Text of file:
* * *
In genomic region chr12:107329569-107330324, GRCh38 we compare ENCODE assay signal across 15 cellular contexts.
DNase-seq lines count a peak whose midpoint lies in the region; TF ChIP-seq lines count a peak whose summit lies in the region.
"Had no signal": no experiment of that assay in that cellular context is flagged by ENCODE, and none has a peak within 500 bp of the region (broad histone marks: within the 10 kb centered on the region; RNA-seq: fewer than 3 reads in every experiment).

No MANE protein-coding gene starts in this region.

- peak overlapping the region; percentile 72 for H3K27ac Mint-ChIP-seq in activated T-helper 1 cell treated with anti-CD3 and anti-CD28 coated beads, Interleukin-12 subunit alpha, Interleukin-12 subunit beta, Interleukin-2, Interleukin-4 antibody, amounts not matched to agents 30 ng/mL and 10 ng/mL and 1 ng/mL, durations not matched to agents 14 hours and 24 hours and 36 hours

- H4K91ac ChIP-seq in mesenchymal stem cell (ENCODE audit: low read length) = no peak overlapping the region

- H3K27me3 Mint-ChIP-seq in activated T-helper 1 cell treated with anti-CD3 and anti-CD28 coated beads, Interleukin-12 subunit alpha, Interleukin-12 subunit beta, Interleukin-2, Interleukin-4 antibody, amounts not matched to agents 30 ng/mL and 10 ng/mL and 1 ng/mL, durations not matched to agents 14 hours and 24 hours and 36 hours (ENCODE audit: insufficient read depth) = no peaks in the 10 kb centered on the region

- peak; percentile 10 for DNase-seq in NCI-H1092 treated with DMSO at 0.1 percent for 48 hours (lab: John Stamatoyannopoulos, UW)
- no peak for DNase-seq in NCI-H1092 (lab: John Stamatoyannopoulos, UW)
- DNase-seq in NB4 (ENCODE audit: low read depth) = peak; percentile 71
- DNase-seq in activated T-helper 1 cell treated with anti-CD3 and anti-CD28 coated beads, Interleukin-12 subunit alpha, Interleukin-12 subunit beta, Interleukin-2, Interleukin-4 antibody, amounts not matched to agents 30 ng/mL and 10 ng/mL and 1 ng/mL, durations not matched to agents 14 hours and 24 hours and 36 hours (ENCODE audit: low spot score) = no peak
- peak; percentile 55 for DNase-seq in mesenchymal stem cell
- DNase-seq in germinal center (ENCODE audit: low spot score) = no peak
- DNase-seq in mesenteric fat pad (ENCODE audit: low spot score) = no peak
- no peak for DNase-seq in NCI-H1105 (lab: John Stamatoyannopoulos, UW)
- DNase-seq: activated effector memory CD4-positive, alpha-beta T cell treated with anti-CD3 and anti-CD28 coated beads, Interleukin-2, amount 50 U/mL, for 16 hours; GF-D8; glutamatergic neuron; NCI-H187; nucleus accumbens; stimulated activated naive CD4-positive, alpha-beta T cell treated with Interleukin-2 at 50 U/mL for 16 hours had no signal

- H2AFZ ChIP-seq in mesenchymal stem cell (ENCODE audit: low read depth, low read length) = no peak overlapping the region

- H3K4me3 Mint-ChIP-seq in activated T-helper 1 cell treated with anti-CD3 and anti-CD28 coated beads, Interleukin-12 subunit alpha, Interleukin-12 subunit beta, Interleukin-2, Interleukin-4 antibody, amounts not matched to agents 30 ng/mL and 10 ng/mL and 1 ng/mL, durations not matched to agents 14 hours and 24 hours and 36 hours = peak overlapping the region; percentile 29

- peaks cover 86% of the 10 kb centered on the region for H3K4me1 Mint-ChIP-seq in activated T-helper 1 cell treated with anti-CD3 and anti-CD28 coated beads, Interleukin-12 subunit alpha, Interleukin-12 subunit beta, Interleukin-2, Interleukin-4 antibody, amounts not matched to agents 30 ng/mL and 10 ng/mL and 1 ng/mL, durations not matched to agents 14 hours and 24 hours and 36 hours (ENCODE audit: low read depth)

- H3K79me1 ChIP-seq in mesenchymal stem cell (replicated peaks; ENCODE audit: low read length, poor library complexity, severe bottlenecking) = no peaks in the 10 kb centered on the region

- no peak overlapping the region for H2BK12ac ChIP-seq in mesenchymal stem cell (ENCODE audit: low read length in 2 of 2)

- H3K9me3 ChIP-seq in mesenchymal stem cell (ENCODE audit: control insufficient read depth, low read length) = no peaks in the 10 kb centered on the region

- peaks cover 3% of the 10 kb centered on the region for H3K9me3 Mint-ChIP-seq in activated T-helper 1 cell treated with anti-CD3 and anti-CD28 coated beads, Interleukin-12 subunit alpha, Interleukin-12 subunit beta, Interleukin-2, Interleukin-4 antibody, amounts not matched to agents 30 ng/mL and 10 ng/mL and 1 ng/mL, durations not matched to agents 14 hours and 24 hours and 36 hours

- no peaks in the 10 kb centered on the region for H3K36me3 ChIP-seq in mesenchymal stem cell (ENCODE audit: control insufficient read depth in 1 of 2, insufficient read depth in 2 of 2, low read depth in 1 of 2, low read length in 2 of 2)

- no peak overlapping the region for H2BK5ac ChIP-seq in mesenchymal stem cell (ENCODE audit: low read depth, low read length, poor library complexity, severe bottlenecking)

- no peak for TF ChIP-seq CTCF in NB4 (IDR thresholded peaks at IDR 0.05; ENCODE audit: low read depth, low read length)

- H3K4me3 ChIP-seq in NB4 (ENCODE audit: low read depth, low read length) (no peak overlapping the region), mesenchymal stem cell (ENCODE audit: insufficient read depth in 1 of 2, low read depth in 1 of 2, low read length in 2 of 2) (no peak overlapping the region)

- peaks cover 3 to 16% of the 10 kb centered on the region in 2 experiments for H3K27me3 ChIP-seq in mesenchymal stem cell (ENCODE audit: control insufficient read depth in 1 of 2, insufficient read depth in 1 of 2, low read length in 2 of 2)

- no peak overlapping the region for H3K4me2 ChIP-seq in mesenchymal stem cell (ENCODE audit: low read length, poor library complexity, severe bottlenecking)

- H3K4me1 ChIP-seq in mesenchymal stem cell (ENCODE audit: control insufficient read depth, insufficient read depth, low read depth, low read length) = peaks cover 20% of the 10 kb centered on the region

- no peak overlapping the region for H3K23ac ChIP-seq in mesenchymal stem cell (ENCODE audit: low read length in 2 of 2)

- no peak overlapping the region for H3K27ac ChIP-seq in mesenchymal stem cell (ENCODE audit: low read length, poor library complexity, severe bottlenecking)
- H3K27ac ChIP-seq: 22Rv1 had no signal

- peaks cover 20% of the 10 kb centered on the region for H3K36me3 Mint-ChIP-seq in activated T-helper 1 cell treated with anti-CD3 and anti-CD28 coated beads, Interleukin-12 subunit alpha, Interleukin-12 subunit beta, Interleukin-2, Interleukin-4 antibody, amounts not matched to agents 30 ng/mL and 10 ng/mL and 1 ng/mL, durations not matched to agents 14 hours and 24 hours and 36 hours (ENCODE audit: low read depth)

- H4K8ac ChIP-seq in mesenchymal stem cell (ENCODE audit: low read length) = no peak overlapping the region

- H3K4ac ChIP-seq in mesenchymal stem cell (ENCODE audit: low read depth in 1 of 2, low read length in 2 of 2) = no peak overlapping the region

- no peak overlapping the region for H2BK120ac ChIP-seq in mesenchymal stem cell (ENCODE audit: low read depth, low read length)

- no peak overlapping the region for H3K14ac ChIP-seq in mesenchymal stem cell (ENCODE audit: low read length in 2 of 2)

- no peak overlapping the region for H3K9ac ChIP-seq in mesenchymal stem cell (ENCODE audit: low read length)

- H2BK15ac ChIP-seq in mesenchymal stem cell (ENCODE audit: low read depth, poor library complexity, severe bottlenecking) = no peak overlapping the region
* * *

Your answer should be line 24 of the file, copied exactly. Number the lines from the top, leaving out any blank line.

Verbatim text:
- no peaks in the 10 kb centered on the region for H3K36me3 ChIP-seq in mesenchymal stem cell (ENCODE audit: control insufficient read depth in 1 of 2, insufficient read depth in 2 of 2, low read depth in 1 of 2, low read length in 2 of 2)